"These bills are a step in the right direction for foster children in California who are being administered psych meds," he wrote in an email. "However, they are not a panacea and do not relieve anyone who is involved with foster children from giving them any less attention than they would give their own children."

But there is one exception. The exception actually is part of a plan unrelated to the other bills.  Indeed, it had been in development even before the news stories.

It should come as a shock to no one that the speed with which a caregiver will rush to demand that a child be medicated is inversely related to the extent that the caregiver gives a damn about that child.  So the rate of drugging in group homes and institutions in California is more than double the rate in foster homes.  In Florida, where the former leadership of the Department of Children and Families made it a mission to curb drugging foster kids, they broke down the data further and found that when children were placed in kinship foster homes with grandparents and other relatives, they were far less likely to be drugged than when they were placed with strangers – even when the strangers were foster parents.  (And, as in California, the rate of drugging was highest in group homes and institutions.)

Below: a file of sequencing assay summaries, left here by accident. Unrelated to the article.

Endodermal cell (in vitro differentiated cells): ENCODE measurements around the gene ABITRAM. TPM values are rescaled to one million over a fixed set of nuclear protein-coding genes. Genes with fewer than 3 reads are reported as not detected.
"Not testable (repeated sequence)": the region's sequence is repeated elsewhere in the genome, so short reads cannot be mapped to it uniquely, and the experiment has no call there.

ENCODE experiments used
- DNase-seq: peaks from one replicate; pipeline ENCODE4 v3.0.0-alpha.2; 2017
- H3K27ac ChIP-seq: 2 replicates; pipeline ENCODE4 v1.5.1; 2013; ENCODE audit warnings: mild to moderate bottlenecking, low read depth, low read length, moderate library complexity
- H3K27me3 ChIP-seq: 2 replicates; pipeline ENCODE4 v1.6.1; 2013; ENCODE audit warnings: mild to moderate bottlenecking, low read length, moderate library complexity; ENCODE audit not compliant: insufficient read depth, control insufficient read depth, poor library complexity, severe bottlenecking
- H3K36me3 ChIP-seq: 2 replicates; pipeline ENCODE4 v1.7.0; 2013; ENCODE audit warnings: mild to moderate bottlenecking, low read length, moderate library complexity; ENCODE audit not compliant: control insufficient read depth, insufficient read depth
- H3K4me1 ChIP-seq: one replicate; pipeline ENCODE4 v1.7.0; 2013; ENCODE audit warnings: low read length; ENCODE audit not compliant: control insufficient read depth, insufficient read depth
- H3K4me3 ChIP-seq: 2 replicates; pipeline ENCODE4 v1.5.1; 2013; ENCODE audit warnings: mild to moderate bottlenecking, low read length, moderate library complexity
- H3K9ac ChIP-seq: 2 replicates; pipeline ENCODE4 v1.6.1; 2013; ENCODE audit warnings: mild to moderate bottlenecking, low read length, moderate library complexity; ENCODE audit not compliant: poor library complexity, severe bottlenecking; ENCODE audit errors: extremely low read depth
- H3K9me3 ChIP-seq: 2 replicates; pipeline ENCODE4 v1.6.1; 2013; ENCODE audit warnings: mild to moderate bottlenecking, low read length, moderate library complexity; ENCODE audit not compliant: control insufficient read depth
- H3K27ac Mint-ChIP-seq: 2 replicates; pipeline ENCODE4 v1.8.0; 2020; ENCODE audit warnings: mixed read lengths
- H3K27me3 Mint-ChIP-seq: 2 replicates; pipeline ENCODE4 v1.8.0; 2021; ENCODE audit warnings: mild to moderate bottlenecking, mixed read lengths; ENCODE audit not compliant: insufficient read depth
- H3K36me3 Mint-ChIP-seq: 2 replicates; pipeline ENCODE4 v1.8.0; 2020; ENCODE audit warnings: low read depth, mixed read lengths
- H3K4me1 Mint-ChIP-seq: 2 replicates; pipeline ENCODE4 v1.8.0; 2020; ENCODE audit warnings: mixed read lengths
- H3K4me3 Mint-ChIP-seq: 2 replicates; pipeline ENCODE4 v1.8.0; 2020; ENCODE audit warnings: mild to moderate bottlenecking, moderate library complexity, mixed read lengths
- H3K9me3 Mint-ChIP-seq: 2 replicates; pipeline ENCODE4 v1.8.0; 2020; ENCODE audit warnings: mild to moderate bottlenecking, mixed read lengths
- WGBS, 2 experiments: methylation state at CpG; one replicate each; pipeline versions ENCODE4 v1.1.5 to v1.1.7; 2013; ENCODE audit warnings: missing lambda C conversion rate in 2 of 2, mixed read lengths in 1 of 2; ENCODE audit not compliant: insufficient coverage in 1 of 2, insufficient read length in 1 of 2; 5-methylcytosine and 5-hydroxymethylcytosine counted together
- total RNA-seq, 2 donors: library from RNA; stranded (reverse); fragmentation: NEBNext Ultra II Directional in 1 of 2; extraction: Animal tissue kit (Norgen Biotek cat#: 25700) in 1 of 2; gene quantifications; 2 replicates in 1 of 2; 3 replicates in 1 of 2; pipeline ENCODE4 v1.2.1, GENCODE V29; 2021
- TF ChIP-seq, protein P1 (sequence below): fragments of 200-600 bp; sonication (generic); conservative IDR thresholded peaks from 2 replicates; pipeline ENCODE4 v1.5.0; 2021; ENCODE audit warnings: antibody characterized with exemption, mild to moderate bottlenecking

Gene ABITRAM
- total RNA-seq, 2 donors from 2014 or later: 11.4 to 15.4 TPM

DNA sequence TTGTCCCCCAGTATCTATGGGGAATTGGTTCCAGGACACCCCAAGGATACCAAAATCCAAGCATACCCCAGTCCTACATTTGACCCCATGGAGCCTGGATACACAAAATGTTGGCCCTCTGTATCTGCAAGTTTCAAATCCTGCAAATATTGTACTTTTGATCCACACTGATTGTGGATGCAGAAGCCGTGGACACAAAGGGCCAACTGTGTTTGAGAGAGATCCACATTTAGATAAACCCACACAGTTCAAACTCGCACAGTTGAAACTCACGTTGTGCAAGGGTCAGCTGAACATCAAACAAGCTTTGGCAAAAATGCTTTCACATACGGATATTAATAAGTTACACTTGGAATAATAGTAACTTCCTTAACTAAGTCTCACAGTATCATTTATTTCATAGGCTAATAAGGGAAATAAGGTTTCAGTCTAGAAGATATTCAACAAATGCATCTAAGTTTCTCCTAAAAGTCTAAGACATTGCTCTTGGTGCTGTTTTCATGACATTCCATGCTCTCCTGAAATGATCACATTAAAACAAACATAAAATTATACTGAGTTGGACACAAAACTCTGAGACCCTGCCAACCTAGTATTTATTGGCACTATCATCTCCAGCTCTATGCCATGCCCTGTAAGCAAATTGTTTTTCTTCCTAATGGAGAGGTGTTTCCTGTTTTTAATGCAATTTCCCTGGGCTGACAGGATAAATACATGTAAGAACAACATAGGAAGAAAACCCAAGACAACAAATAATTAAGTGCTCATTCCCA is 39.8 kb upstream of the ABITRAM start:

As I’ve said before on this blog It's not hard to figure out why: Grandparents and other relatives are more likely to love these children, and so will tolerate more difficult behavior before demanding a prescription. That's just one indication that the best solution to the misuse and overuse of meds on foster children is not a new law – it's grandma; or, better yet, keeping more children out of the system in the first place.

Of course the group home industry has a different take.  They blame the kids.  By the time they get to us, they claim, the children are simply so troubled we have no choice but to drug them and drug them and then drug them some more.

But de Sa’s series shows that there are better options for these children.  See especially part four, in which she tells the story of a doctor at one institution who found that the kids didn’t need all those meds.  And check out the video below, in which Karl Dennis, who founded the nation’s first Wraparound program describes exactly the kind of youth the group home industry would write off as hopeless, and how Wraparound got him safely back home – without meds: